Another source of contention with many medical support systems is that they produce a massive number of alerts. When systems produce high volume of warnings (especially those that do not require escalation), aside from the annoyance, clinicians may pay less attention to warnings, causing potentially critical alerts to be missed.
In order for a CDSS to offer value, it must demonstrably improve clinical workflow or outcome. Its value must be quantified to better improve the system's quality and measure its effectiveness. Evaluating a CDSS isn't straightforward, however. Because different CDSSs serve different purposes, there is no generic metric which applies to all such systems. Attributes like "consistency" (with itself and with experts), applied across a wide spectrum of systems, tend to be a useful starting point.
The evaluation benchmark for a CDSS depends on the system's goal. For example, a diagnostic decision support system may be rated based upon the consistency and accuracy of its classification of disease (as compared to physicians or other decision support systems). An evidence-based medicine system might be rated based upon a high incidence of patient improvement or higher financial reimbursement for care providers. More generally speaking, studies evaluating a CDSS's effectiveness give some clues: look for connections between the CDDS and whether short-term outcomes are improved, errors are reduced, costs are decreased, and readmission rates are reduced.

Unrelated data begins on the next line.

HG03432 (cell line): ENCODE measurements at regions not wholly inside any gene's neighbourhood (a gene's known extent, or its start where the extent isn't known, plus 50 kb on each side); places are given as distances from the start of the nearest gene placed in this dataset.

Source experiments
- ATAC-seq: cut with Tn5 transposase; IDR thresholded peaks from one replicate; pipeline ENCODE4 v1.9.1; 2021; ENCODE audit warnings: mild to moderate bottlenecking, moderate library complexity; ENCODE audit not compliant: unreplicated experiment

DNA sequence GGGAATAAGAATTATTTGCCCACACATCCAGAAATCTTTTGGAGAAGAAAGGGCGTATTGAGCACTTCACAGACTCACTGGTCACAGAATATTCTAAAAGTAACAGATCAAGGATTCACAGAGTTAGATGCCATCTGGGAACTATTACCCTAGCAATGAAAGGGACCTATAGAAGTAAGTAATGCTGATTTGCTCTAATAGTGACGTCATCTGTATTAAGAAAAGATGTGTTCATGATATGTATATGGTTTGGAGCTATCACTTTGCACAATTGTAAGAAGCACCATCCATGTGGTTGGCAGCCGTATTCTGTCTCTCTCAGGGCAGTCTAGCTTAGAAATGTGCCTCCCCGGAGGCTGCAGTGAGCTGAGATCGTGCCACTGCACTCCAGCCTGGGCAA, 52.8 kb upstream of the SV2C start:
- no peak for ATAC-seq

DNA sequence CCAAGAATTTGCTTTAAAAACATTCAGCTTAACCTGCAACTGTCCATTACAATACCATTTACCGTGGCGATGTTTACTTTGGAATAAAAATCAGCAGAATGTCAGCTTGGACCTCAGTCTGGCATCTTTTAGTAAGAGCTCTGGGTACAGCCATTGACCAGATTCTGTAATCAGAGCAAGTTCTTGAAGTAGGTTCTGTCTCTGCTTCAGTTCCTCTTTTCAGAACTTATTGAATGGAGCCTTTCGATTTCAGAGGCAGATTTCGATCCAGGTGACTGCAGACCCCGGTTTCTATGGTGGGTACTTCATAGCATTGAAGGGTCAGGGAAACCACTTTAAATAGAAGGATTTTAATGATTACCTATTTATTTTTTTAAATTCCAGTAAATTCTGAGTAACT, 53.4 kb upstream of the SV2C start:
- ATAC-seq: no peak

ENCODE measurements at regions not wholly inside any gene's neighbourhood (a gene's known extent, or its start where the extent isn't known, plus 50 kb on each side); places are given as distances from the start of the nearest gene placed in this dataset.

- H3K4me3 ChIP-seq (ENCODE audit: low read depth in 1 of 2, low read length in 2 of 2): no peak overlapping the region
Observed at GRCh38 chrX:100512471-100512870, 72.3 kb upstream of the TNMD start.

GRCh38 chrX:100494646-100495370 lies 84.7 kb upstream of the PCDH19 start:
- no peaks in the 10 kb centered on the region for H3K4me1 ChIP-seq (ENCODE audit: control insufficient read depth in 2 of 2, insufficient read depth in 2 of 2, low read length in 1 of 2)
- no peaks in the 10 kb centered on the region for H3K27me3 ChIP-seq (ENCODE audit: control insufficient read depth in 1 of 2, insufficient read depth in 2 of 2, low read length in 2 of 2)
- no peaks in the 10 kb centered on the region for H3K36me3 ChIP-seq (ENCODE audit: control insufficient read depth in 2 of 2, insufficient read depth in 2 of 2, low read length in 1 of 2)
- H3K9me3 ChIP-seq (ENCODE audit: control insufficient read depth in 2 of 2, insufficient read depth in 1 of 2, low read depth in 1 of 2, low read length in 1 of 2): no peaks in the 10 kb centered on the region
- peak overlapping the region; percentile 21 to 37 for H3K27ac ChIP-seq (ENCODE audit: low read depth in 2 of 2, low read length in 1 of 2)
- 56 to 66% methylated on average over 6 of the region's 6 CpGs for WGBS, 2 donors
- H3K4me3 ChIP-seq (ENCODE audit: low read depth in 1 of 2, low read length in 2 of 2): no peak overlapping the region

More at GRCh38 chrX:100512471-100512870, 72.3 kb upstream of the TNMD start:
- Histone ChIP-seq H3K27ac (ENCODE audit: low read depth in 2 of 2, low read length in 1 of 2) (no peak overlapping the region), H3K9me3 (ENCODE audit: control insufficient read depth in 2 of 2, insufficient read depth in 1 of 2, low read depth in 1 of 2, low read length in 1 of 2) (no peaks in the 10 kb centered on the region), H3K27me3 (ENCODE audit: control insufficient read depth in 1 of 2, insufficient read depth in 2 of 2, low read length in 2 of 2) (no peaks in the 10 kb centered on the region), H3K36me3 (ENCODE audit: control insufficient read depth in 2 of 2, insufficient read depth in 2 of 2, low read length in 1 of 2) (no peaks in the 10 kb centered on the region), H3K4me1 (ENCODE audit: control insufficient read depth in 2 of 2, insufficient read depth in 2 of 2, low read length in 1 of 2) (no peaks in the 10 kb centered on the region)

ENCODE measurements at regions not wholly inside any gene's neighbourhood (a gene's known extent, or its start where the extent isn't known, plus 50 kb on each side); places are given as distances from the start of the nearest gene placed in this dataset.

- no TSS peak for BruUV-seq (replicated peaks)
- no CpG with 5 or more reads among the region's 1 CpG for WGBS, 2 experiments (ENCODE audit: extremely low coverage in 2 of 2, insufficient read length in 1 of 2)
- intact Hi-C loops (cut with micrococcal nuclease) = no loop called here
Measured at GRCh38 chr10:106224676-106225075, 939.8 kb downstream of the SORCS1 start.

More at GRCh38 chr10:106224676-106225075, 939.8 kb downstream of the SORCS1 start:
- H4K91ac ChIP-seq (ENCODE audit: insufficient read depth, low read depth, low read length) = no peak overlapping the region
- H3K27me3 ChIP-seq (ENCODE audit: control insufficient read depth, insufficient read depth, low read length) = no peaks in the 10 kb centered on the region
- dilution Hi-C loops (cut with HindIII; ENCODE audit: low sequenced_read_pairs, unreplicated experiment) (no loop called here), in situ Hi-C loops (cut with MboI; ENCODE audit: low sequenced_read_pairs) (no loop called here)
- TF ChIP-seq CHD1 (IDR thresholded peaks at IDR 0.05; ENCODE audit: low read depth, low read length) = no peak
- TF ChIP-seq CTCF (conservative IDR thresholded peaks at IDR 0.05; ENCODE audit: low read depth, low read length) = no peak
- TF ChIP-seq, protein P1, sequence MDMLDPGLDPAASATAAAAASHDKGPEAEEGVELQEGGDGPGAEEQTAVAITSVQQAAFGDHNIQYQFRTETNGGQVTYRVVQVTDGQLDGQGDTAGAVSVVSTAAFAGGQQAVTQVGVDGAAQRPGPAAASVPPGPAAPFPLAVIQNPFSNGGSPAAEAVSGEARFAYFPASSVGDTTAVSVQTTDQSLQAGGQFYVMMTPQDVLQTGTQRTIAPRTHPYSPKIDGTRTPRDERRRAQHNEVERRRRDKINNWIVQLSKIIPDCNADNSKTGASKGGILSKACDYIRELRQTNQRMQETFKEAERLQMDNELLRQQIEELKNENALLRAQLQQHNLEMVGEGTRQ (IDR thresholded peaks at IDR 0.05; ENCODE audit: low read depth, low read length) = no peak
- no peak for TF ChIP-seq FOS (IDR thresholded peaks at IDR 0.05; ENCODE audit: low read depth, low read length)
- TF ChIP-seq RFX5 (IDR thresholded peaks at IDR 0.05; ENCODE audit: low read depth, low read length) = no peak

One of the core challenges facing CDSS is difficulty in incorporating the extensive quantity of clinical research being published on an ongoing basis. In a given year, tens of thousands of clinical trials are published. Currently, each one of these studies must be manually read, evaluated for scientific legitimacy, and incorporated into the CDSS in an accurate way. In 2004, the process of gathering clinical data and medical knowledge and putting it all into a form that computers can manipulate to assist in clinical decision-support was "still in its infancy." In addition to being laborious, integration of new data can sometimes be difficult to quantify or incorporate into the existing decision support schema, particularly in instances where different clinical papers may appear conflicting. Ten years later, however, that process had improved somewhat. Developers and maintainers of knowledge bases now have access to special tools like knowledge acquisitions systems "that allow trained individuals to enter new knowledge, and maintain or 'curate' what is already there" as well as systems that allow direct knowledge acquisition with experts.